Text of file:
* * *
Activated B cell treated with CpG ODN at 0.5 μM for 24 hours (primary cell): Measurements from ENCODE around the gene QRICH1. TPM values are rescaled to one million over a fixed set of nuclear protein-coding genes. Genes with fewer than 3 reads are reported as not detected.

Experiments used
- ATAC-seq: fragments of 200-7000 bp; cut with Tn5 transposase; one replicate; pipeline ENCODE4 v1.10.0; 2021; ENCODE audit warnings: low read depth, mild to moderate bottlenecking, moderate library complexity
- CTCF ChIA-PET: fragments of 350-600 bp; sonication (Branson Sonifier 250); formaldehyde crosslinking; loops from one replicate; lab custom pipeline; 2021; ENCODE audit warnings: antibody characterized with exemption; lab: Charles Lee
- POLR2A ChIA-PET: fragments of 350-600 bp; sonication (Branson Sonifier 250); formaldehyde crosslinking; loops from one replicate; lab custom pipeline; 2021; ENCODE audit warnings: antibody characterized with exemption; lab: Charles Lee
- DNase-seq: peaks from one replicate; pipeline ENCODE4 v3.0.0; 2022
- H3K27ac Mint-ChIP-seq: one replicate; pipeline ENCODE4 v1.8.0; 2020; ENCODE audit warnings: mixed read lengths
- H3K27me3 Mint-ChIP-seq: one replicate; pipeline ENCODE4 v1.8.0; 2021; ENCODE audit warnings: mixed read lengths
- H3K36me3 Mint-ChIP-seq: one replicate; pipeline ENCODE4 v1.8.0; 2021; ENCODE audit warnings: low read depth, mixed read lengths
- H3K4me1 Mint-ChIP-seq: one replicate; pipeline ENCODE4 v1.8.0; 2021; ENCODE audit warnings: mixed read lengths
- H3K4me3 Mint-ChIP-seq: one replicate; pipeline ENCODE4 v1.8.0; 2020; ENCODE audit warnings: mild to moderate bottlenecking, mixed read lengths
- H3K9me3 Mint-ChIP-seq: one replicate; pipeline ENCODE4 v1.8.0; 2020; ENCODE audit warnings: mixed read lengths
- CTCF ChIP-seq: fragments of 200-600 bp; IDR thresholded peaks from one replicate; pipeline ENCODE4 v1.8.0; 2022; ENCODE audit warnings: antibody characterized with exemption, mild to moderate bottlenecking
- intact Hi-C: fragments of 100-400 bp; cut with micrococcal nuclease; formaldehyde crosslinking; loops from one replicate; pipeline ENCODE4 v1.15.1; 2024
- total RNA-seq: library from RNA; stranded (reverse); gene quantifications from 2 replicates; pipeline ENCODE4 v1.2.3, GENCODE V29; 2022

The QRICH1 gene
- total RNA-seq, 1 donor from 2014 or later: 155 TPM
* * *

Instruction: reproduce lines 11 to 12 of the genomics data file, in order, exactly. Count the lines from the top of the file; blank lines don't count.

- H3K4me3 Mint-ChIP-seq: one replicate; pipeline ENCODE4 v1.8.0; 2020; ENCODE audit warnings: mild to moderate bottlenecking, mixed read lengths
- H3K9me3 Mint-ChIP-seq: one replicate; pipeline ENCODE4 v1.8.0; 2020; ENCODE audit warnings: mixed read lengths